I've been holding off on getting an iPod/Phone/Pad but finally needed
one for a project. (I got an iPod Touch.) I was totally skeptical
about these things as the screen is too small (iPod/iPhone) or the
device is impractically large (iPad). Shows what I know, I'm a
complete and total convert. The iWhatever is the field guide of the
future. It's great news that there's finally something comprehensive
There's an old rule in computers that if you want to get people to
convert from a manual/paper system to a computerized system, you have
to make the new experience better than real life. To explain why I've
been converted, I'll list some of the virtues of f iBird Explorer Pro
a field guide for North American birds. There are several full field
guides for North America available now - including Sibley (best
plates). I got iBird because they've earned a reputation for having a
comprehensive and easy to use application. Here's why I live it:
* Size and weight.
If I'm only going to be passing through the US or don't have much
birding time, I don't tend to take a book along. As it was, I took my
smaller guide rather than my better guide for this reason in the past.
* Plates and photos
iBird has standard plates (they're fine) _and_ photos for the birds. I
like plates but photos as a supplement can make all of the difference.
This is particularly true outside of Australia where little brown
birds seem to be the norm.
* Lots of text
It costs nothing to put in more data as there's no printing costs. So,
they poured a lot of detail into the app.
Better than paper - it's a book with sounds. Fantastic. This is worth
the price of admission alone.
There are more and more field guides available now, depending on your
interests. It's tropical fish, edible mushrooms, birds and mammals for
me. There are also trees, butterflies, bugs, flowering plants, etc.
out there. Really, the range of applications is impressive now and is
only getting better.
For those that don't know about these devices.
* iPod Touch, iPhone and iPad all run an operating system called iOS.
These devices and the operating system are produced by Apple.
* The iPhone has WiFi and a phone and so is likely to require a
phone/data plan. Not sure, I don't use it. The iPod Touch is like an
iPhone but has no phone - just WiFi. That's what I have. The iPad has
a much bigger screen and no phone. Applications written for an
iPhone/iPod will run on an iPad, but the screen may be magnified or
look a bit off. Apps can be written specifically for the iPad. General
purpose apps tend to be written to run correctly on all three formats.
* You get applications onto your device by syncing it with a copy of
iTunes. iTunes is free and runs on OS X and Windows. You can put
movies (in some formats), movie and such into iTunes apart from apps.
Just to make sure it's clear, you do _not_ need to buy a Mac to use an
* Applications are available from the "app store". iTunes + the App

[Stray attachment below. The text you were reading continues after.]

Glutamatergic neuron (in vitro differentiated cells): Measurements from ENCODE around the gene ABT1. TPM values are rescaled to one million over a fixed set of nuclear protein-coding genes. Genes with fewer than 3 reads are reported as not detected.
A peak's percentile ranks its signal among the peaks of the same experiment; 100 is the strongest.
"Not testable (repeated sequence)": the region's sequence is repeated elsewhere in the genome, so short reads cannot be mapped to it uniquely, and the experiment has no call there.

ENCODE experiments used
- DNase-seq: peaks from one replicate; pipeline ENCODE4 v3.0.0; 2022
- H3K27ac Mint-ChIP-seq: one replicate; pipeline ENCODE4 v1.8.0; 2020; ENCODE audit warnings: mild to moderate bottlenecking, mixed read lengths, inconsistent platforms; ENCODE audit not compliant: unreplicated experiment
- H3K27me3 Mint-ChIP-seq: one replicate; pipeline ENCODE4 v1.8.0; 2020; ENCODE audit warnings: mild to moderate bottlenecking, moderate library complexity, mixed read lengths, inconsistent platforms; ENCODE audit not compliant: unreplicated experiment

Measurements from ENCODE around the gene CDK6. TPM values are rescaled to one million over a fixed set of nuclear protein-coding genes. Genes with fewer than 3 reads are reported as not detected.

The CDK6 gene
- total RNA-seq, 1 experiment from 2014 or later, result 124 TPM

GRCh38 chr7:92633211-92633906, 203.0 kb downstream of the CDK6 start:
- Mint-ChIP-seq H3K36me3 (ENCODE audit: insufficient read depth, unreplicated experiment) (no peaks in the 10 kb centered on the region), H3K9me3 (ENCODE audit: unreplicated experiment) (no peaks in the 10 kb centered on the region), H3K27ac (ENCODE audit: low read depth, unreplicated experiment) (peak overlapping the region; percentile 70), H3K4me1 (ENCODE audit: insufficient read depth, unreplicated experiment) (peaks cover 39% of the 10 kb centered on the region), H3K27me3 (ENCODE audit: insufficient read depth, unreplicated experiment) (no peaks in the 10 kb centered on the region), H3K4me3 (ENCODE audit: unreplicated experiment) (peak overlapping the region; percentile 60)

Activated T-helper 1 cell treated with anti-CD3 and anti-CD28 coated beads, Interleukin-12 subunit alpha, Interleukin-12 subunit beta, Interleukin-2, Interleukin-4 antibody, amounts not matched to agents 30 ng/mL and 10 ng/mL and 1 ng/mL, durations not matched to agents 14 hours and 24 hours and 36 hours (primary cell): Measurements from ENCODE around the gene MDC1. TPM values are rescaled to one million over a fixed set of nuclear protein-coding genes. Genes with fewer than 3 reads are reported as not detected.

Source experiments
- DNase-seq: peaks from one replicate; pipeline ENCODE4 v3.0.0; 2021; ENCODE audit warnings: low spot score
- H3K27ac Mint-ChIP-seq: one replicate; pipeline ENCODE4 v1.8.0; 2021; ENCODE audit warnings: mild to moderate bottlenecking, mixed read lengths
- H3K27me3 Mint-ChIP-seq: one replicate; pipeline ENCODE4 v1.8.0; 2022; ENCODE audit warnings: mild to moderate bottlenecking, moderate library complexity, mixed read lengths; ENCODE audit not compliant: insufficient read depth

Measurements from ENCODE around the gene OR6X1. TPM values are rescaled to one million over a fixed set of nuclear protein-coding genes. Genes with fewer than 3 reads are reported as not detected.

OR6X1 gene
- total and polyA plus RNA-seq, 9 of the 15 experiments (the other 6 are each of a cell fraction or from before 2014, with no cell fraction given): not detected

Store is part of what makes the whole experience work. Purchase and
installation of applications is _painless_. Too painless, in a way ;-)
Don't fear, there are stacks of good, free applications apart from the
paid ones. ($30+ is actually on the expensive side for applications
for these devices.)
* The operating system and such are kind of locked down. Meaning,
there aren't a lot of ways to mess things up, you can't get viruses
and the like. (I've never even heard of a proof-of-concept attack on
iOS, let alone something in the wild.)
* Stores are localized to particular countries, but I think you can
get accounts in more than one country. Don't quote me on that. The
Morcombe app is $US 29.99 at the US App Store.
* The iPod Touch was recently updated - the new version has a built-in
camera. So, you'll probably see a few versions around if you're
* The iPad is always reported to have unbelievable battery life - as
in up to ten ours. Chances are, they entire inside of the case is a
flat battery sheet. The smaller devices do well, but they certainly
don't last ten hours of full use.
* Retail is expensive in Australia because vendors can get away with
it. (Retail competition in the US, by comparison, is a bar fight with
knives.) Given the giddy heights the $A has reached, consider buying
overseas. I think that everything Apple sells has a universal power
supply (works on any voltage) and plug adapters are only a few
dollars. Don't quote me on the power supply...Another option is to
pick one up on the duty free side of the airport in Sydney if your'e
coming back from anywhere - the prices there are pretty close to what
you find in the US (usually the cheapest place for Apple gear) and
much cheaper than at an Apple Store in Australia. If you're at the
airport and see the Apple booth, you can even use their machines to
connect to the Apple store in Australia and see how the prices
compare. They don't sell everything at the airport (no Mac Mini) but
did have iPads and such when I passed through a few months ago.
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